Ta­boos and ev­ery day trau­mas

Pittsburgh Post-Gazette - - Books -

oil lamp, spoon­ing one foot against the other, think­ing, he came back and every­thing left you. All the dreams about the girl you could be. Gone. You al­ways thought it was him. But you wanted him back. You’re in this, too. You were a child once but not any­more and what could be ex­cused in a child will not be and can­not be ex­cused in you.”

In a sense, this is a bar­racuda bil­dungsro­man, a nu­anced, ex­cep­tion­ally dra­matic and bru­tal ac­count of a girl’s mat­u­ra­tion.

There are con­ven­tional el­e­ments, such as scenes of high school sham­ing that af­firm Tur­tle’s out­sider sta­tus, and brushes with kind­ness that graze the mawk­ish, par­tic­u­larly after Tur­tle, with Anna’s help, es­tab­lishes her­self with her own plot of land. But even such safe places feel edgy, as Mr. Tal­lent ex­plores a toxic do­mes­tic sit­u­a­tion Tur­tle’s dis­tant and very dif­fer­ent neigh­bors sense but won’t ac­knowl­edge, let alone ad­dress.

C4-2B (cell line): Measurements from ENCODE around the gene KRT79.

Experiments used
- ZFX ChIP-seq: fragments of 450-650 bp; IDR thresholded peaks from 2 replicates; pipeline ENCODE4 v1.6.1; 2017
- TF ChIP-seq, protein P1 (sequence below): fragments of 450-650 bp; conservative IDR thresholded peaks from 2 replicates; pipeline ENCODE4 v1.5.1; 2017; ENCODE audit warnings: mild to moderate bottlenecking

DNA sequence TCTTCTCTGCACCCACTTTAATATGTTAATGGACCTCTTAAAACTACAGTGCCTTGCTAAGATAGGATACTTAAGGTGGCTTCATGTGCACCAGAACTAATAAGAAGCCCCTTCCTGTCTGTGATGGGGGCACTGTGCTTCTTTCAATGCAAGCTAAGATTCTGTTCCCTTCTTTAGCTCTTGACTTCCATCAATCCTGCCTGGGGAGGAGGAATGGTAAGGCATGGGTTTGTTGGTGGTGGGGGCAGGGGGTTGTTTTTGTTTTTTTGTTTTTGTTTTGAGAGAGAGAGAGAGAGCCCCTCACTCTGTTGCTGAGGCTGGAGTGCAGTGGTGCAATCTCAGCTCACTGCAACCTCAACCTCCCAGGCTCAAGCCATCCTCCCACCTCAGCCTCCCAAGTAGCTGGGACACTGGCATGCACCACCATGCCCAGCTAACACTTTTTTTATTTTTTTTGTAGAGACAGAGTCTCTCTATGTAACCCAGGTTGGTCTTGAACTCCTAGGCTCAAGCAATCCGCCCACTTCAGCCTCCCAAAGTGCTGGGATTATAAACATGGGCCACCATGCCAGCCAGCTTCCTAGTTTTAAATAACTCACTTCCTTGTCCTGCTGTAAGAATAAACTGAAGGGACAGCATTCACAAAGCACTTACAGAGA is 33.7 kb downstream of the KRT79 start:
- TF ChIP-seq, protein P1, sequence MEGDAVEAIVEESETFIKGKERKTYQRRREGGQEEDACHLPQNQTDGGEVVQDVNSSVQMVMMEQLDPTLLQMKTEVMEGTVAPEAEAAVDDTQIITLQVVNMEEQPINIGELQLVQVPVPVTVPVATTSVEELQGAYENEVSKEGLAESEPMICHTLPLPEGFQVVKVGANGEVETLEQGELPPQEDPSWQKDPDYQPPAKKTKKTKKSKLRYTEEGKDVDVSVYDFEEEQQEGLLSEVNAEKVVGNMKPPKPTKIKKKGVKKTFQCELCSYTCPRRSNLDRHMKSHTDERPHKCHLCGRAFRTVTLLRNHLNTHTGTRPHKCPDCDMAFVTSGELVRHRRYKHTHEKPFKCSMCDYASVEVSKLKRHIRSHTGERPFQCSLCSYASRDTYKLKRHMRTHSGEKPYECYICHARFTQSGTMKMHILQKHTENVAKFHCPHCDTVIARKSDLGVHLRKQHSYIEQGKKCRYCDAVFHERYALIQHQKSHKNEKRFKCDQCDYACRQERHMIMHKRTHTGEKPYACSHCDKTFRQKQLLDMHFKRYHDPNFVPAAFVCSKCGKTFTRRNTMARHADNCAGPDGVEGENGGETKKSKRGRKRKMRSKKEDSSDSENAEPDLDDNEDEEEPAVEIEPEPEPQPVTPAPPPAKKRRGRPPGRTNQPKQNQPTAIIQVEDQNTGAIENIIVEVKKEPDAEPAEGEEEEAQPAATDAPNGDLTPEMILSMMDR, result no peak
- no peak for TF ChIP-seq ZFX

Per­haps the edgi­est as­pect of “My Ab­so­lute Dar­ling” is Mr. Tal­lent’s pre­sen­ta­tion of in­cest as some­thing other than a sim­plis­tic mat­ter of abuse and vic­tim­hood. Not that that isn’t the case here, too. Still, it’s dar­ing of Mr. Tal­lent to couch this sit­u­a­tion in so at­trac­tive a con­text.

It’s his way of pin­ning down taboo, of un­cov­er­ing the rot be­neath the rock, of shining fresh light on places of ter­ri­ble dark­ness. “My Ab­so­lute Dar­ling” sounds pri­mal alarms with an ur­gent con­tem­po­rary voice.

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